Outside of Satoru and Hinazuki, everyone else in this series is made of cardboard. The other children are especially poorly written, their characterization over the course of the series doesn’t even extend as far as being set within an archetype for some of them. They are vehicles in Satoru’s development and nothing else, except for a child named Kenya, whose characterization actually makes him worse. His whole character can be described as ‘the smart one who wants to be a detective’, convenient for a mystery anime. Kenya’s only relevance is to provide insightful exposition in uncovering the murderer’s identity. What makes his character ‘worse’ doesn’t lie in how minimalist his characterization was, but in that they made this 11 year old child smarter than every adult, including Satoru, in the entire series. Every character in Erased seems to act only on what Satoru tell’s them to do, they don’t even ask for specific details as to why a lot of the time. There is a point where the children help Satoru to practically kidnap Hinazuki for a three day span, they don’t know that she is being targeted by a future serial killer, he tells them nothing about the situation, but they don’t even bother to ask for a reason.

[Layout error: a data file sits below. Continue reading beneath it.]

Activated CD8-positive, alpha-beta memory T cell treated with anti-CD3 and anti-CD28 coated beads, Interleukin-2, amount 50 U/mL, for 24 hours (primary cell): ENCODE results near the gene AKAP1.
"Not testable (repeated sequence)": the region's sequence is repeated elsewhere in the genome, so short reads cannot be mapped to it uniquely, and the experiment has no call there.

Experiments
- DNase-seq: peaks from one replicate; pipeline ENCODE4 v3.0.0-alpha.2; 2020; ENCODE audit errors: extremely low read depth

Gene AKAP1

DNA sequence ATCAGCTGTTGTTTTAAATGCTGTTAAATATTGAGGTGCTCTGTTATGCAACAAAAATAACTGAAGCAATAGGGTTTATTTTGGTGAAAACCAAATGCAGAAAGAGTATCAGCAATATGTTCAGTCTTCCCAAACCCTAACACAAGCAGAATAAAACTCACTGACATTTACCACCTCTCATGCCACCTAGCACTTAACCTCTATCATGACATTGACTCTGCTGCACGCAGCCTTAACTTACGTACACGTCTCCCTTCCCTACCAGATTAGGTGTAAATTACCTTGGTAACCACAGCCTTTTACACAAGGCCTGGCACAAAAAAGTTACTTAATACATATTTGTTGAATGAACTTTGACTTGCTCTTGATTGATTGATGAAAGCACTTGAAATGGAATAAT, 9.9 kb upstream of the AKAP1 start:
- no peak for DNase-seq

Unfortunately, Erased completely fails in the handling of its mystery element. The mystery genre is inherently difficult to write within. The author must attempt to introduce important information in a way that feels natural, while stringing these pieces together in a way that is difficult for the readers to follow, but at the same time, isn’t esoteric to the point where the conclusion feels like an ass-pull. In Erased these clues fall into Satoru’s lap without any deductive work on his part, everything Satoru learns about the killer is provided by info dumping through poorly contrived ‘chance’ encounters. I mentioned that the show has frequently used the ‘red eyes’ motif to establish dangerous elements, and to that effect it can also act as a ‘red herring’ to throw the audience off, but this is made transparent immediately when used for a character that was obviously just introduced for that purpose, or a character whose place in the narrative probably won’t lead to him to be recurring again. I’m trying to avoid spoiling key plot elements, but throughout the entire series there is only one reasonably suspicious and recurring character, and they couldn’t have made it more obvious if they tried. This character is given a variety of creepy character traits that could hardly be called subtle, and he is literally framed in the shadows through many scenes; his reveal as the killer isn’t even through deduction of the protagonist, or a mistake on his part, he outright displays himself to Satoru, and proceeds to soliloquy his intentions aloud like you would see from a cartoon villain. This character is as bland as an antagonist can get. His motivations are nonexistent; the vague reasoning they provide for him targeting Hinazuki essentially chalks everything up to insanity because the author couldn’t think of anything meaningful to give his character. Throughout the final episodes his actions completely contradict his spoken intentions, and just make no sense considering his current position; passing up opportunities under justifications that go against everything he said previously, and this happens multiple times.